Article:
DeMar DeRozan and the rest of your Chicago Bulls head to Utah to take on Donovan Mitchell and his Jazz in a cross-conference battle of playoff-bound pseudo-contenders tonight.
The 41-27 Bulls and the 42-26 Jazz, both the No. 4 seeds in their respective conferences, may on paper appear to be evenly matched. Unfortunately, recent trends would indicate that the Jazz, especially at home, have a significant advantage against a Bulls team that has looked listless in dropping six of its last eight contests. The Bulls have struggled on defense without Lonzo Ball for all eight of those games and Alex Caruso for six of them, and have been exposed on offense as being over-reliant on the brilliance of DeMar DeRozan to bail them out in late-game situations with his incredible arsenal of jumpers.
With Caruso now back in the lineup and rookie stud Ayo Dosunmu locked-in, the Bulls may be able to at least make Jazz All-Star shooting guard Donovan Mitchell work for his offense tonight. Running point, old man Mike Conley (who is two months older than this writer, which makes him basketball-old) is always a threat to get hot on a given night, and his shooting percentages remain good though he is less proactive as a scorer. Dosunmu should still get the start at point guard tonight and could match up well in his defensive minutes against Conley, but Coby White will look to get hot from long range in major bench minutes.
The Jazz will be missing starting small forward Bojan Bogdanovic and his replacement, Danuel House, with injuries, which is a lucky break for DeMar DeRozan defensively. Reigning Sixth Man of the Year Jordan Clarkson has had an inefficient shooting season this year, but that hasn’t affected his willingness to fire away. He scored a career-high 45 points (on 15-of-21 shooting) off the bench for Utah in a 134-125 win over the Kings last week.
But the real problem is regular-season behemoth Rudy Gobert, who will probably give starting Bulls center Nikola Vucevic fits. The perennial All-Defensive Teamer Gobert can get played off the floor in effective small-ball lineups, so I’m sure Billy Donovan will at least try a tiny front court with, say, 6’4” Javonte Green at the four and long-limbed 6’5” Derrick Jones Jr. at the five, for at least a few minutes against the Stifle Tower.
After an insane February, DeMar DeRozan has come down to earth a bit this month. That’s due in part to opposing defenses looking to trap DeMVP early and often, and daring the rest of the Bulls to create. Another issue when this happens is that DeMar’s fellow Bulls All-Star Zach LaVine has not been himself. Though his counting stats have been okay, he appears to have lost some explosiveness as he grapples with the lingering knee soreness that may require offseason surgery.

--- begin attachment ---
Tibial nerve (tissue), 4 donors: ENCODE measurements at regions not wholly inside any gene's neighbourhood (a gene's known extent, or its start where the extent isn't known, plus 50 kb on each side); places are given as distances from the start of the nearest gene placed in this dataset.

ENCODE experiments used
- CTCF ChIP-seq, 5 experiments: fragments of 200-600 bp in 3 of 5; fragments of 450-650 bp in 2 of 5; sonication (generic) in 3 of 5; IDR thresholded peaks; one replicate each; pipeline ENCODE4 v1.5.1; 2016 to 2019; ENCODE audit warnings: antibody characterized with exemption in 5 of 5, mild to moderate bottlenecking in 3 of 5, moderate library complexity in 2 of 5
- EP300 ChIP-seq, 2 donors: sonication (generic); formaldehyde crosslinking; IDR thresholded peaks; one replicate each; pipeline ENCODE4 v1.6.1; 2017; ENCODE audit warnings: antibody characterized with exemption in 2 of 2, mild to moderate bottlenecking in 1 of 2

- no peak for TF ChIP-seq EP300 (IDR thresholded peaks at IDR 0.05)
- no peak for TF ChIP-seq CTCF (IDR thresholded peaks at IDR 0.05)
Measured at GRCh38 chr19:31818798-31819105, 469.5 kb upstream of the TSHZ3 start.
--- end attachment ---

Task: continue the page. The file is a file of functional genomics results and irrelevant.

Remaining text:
After one of the most pathetic first halves of basketball these new-look Bulls have put forth this season, Chicago made a valiant rally to lose by mere single digits, 112-103, against a terrible Sacramento Kings team on Monday. Granted, the Bulls were without starting point guard Lonzo Ball and (possibly starting?) power forward Patrick Williams. Despite those absences, though, the Bulls certainly had enough talent to put together a better effort than they did. The team converted just 40.9% of its field goals against one of the worst defensive teams in the NBA.
The Bulls’ loss to the Kings also highlights one of their biggest defensive vulnerabilities: the limitations of their current front court rotation. Vooch may have scored 23 points on 10-of-22 shooting and grabbed 10 rebounds, but he was fitfully effective on defense. He could not contain Kings center Domantas Sabonis in the game’s first half, but did at least show some fight in the third quarter. Chicago’s undersized “bigs” in Green and Jones, plus decently-sized backup center Tristan Thompson, provided almost nothing on offense and were not reliable defensively.
That Kings loss could represent a dangerous turning point for the Bulls down the home stretch of the NBA regular season. Given that the Bulls have some key absences and rotation players like All-Star Zach LaVine and Alex Caruso somewhat limited by injuries, the team’s slide down the Eastern Conference standings makes some sense. That doesn’t make it any more bearable to watch.
Chicago has some intimidating matchups through the rest of its 11 games, even beyond tonight. To retain home court advantage, it will need to beat quality clubs, and not fall in trap games to lottery losers like the Kings. How this less-than-healthy team responds to a terrible effort on Monday will be a good litmus test down the regular season’s home stretch.
The fourth-seeded Bulls are currently just three games clear of the ascendent Raptors (winners of four straight), who currently occupy the seventh seed in the East with a 38-30 record. Chicago will need every win it can get to avoid falling into the play-in tournament.
For the Jazz, starting small forward Bojan Bogdanovic (left calf strain), plus weirdly-valuable rotation swingman Danuel House (left knee bone bruise), who had been Bogdanovic’s replacement as a starter, and little-used second-year center Udoka Azubuike (right ankle sprain) are all unavailable. Backup point guard Trent Forrest (right wrist sprain) is questionable to play.
For the Bulls, Zach LaVine, who played on Monday but sat on Saturday with knee soreness, has been listed as probable to suit up. Lonzo Ball (left knee meniscus tear) and Patrick Williams (left wrist ligament tear) remain out.
8 p.m. CT, NBC Sports Chicago
The Jazz are listed as seven-point favorites tonight, which feels about right. The over/under set for the cumulative game score suggests a low-scoring affair, at 223 total points. (All info via DraftKings.
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